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Health workers in crosshairs as Kurdish conflict flares

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There is mounting concern about the welfare of civilians in south-east Turkey amid reports health workers and ambulances have come under attack as a conflict between government forces and Kurdish rebels intensifies.

The World Medical Association has appealed to the Turkish Government to restore basic health services to the region amid reports from the Turkish Medical Association that paramedics have been assaulted and ambulances blocked from aiding the sick and injured in a number of cities including Diyarbakir, Cizre, Varto, Yuksekova, Lice and Silvan.

‘We are receiving alarming reports from the Turkish Medical Association about ambulances not being allowed to tend to those killed and wounded in the fighting in the city, or take them to hospital,” WMA President Dr Xavier Deau said.

“The Government curfew prevented people from going out to buy food and water, and no outside observers are being allowed to visit the city to investigate the situation.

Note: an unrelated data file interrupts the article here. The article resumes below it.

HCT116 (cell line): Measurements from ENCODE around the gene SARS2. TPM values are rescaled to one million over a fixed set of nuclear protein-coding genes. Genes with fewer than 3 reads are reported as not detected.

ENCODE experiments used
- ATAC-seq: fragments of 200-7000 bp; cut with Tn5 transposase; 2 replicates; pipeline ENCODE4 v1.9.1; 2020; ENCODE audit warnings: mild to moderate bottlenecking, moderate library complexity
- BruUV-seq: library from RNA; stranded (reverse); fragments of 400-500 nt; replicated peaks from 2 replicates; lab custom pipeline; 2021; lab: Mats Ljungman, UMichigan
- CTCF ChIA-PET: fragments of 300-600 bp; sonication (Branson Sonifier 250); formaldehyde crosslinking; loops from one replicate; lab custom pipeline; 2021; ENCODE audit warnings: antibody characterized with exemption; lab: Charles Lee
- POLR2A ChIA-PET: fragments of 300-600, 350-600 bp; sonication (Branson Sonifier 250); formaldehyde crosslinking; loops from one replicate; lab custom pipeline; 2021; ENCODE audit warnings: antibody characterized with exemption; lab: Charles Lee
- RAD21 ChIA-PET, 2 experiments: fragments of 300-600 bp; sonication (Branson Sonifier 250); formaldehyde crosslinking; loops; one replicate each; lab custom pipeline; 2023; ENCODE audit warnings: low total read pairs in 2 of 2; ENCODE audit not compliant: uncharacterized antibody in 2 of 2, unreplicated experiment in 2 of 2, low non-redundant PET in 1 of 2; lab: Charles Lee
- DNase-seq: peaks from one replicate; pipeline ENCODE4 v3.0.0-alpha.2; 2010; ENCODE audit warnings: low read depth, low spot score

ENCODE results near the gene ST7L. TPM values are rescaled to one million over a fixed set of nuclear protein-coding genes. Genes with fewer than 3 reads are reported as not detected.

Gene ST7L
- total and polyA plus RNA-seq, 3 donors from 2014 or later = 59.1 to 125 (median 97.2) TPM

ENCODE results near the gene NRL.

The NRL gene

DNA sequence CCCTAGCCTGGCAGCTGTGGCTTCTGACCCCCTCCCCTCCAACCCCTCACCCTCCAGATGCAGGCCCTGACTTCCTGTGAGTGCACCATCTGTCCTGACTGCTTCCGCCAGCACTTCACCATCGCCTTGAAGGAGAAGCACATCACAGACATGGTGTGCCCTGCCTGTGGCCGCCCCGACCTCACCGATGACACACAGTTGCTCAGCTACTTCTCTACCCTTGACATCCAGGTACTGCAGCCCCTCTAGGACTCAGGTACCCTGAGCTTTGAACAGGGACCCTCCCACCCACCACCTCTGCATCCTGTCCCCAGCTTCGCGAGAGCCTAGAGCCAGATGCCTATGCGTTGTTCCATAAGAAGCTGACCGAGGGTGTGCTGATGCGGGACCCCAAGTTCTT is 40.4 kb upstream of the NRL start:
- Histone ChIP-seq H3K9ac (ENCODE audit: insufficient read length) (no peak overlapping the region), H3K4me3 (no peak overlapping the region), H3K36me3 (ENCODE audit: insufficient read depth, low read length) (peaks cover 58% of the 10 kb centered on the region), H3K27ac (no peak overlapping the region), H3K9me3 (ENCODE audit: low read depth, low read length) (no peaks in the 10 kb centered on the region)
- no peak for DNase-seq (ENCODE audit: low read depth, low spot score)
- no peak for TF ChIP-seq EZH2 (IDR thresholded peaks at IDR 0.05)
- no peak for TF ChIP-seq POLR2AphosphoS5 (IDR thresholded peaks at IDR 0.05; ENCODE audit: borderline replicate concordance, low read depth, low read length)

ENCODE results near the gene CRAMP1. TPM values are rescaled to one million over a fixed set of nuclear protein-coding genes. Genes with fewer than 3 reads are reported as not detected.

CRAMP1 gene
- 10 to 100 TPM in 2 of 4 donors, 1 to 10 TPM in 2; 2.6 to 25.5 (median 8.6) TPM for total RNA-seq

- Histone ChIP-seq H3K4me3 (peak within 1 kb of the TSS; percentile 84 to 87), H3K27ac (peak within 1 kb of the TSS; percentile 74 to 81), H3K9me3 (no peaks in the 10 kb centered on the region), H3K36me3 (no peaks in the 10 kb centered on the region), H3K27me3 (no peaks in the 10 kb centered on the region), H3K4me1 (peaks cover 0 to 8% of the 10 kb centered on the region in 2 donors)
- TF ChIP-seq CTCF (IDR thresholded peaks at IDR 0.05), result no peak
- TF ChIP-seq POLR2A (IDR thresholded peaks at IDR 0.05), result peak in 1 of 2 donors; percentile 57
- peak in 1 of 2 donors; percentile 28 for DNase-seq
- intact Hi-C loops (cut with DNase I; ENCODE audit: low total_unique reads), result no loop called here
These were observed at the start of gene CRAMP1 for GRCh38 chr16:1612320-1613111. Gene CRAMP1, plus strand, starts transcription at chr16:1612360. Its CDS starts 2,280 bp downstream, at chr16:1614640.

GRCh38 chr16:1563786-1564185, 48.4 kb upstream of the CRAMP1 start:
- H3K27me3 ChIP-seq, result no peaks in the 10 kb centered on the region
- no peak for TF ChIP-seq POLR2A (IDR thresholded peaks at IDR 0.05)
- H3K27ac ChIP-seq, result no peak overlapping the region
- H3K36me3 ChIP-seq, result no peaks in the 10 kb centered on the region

“This lack of basic health care, and the failure to allow health professionals to move freely in the city, is a scandal that must end.

“We urge the Turkish Government to bring a halt to this inhumane
situation and to allow health professionals to care for the sick and
wounded.”

Fighting in the area, which lies close to war-wracked Syria and Iraq, has intensified in the past two months as the central government seeks to contain and eliminate a Kurdish-led insurgency that has claimed more than 40,000 lives since hostilities broke out in 1984.

The fighting has dashed hopes that when the pro-Kurdish Peoples’ Democratic Party won 14 per cent of the vote in a national election in June marked an end to the conflict. Instead, both President Recep Tayyip Erdogan and hardline militants in the separatist PKK movement have been accused of stoking tensions, causing a resumption of hostilities that so far are estimated to have left more than 100 soldiers and police dead, and at least as many rebels.

Adrian Rollins

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